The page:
Increasing the Efficiency of Drug Development With Preclinical Testing Using Human Intestinal Stem Cells

November 10, 2020
Pharma's Almanac

Ron Laethem, Ph.D.
Director of Biology, Altis Biosystems

Due to a lack of robust in vivo gut models, animal studies are generally required to evaluate gut toxicity. However, these studies can be lengthy and expensive and may not accurately recapitulate the behavior of the human gastrointestinal tract. Drugs are thus often developed with undesired gut side effects that are not apparent until clinical trials.

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Organ-on-a-chip models are the closest in vitro options, but they still have many limitations. More efficient development of drugs with attractive side effect profiles requires robust, easy-to-use, cost-effective in vitro gut models that are physiologically representative of the human intestinal tract and thus predictive of in vivo behavior. RepliGut® tissue constructs have been designed to meet this need.

Lack of Robust in Vitro Gut Models

Very few in vitro models available accurately represent the gut. Some immortalized or cancerous cell lines, such as Caco-2 cells, are relatively simple to use and enable studies to be conducted fairly quickly. But the translatability of the data from in vitro to in vivo is always a question, especially since these are cancerous rather than normal cells. For studies of gut toxicity, animals are needed, and development timelines increase significantly when transitioning from the petri dish to in vivo evaluation. The higher up the evolutionary scale the model animal being used, the more that cost and timelines increase as well — it is much more expensive to conduct studies in non-human primates than in rats or mice.

The lack of robust in vitro gut models can be attributed to the complexity of gut biology, which makes it difficult to recapitulate. Even in animals relatively close to humans — such as dogs, a fairly popular species for toxicity studies — the gastrointestinal tract reacts quite differently than it does in humans. For instance, dogs are more prone to emesis (vomiting) and nausea. As a result, the translatability is questionable. While nonhuman primates are fairly good models for people, they are very expensive, and costs can skyrocket with these studies.

Intestinal organ-on-a-chip models are probably the closest in vitro options that exist today. While a few are commercially available, each has issues. Some are very expensive and require specialized equipment to implement. Throughput is typically the greatest limitation, and there are often challenges associated with sampling and analysis. The accuracy of predictions obtained using these models can also vary widely.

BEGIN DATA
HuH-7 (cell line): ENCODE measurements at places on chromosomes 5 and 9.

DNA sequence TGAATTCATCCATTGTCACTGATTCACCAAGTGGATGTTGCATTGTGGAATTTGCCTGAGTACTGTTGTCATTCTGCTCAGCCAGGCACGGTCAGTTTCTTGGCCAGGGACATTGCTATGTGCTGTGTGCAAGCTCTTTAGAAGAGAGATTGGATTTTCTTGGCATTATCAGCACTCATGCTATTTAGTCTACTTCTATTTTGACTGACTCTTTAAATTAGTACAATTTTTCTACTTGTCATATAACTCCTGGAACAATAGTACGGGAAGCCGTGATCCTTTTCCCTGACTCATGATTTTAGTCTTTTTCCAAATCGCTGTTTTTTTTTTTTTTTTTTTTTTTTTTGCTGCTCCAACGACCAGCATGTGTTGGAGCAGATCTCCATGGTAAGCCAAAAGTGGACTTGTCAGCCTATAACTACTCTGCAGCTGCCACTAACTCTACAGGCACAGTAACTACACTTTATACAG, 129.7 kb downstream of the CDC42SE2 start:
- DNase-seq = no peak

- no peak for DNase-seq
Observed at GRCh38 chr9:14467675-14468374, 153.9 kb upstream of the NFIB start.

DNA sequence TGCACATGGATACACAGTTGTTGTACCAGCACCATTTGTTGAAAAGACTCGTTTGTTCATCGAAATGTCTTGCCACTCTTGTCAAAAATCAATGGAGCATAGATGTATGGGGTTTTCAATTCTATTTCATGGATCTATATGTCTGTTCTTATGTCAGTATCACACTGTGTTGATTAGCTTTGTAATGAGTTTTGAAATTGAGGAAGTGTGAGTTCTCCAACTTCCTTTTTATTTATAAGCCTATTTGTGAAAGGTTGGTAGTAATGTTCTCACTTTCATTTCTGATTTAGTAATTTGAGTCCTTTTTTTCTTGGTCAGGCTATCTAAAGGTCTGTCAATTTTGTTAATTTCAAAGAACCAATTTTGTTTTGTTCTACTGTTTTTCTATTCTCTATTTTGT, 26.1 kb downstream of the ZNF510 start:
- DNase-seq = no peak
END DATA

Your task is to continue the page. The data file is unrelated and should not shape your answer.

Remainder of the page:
There is consequently a need for more robust, easy-to-use, cost-effective in vitro models that are physiologically representative of the human intestinal tract and thus predictive of in vivo behavior.

The Example of Gut Side Effects

To illustrate the difficulties, one good example is the potential for gut side effects caused by chemotherapeutic drug candidates. There are currently no robust in vitro models for use in frontline screening of compounds for potential gut side effects during discovery and lead optimization. Consequently, in vitro testing is employed to answer a host of questions about the properties of the candidates and how they will behave in vivo, but this issue is ignored.

In some cases, animal studies may be performed, but they may not be predictive regarding gut toxicities. As a result, the first indication that gastrointestinal adverse events (e.g., diarrhea, constipation, intestinal distress) could be a problem appears during human clinical trials. By that time, it is late in the development process, and it is not typically possible to go back and redesign the molecule to eliminate the issues and improve the side effect profile. This gastrointestinal distress often results in compliance issues that can compromise the benefits of therapy. The general solution is to prescribe palliative co-therapies to resolve the issue.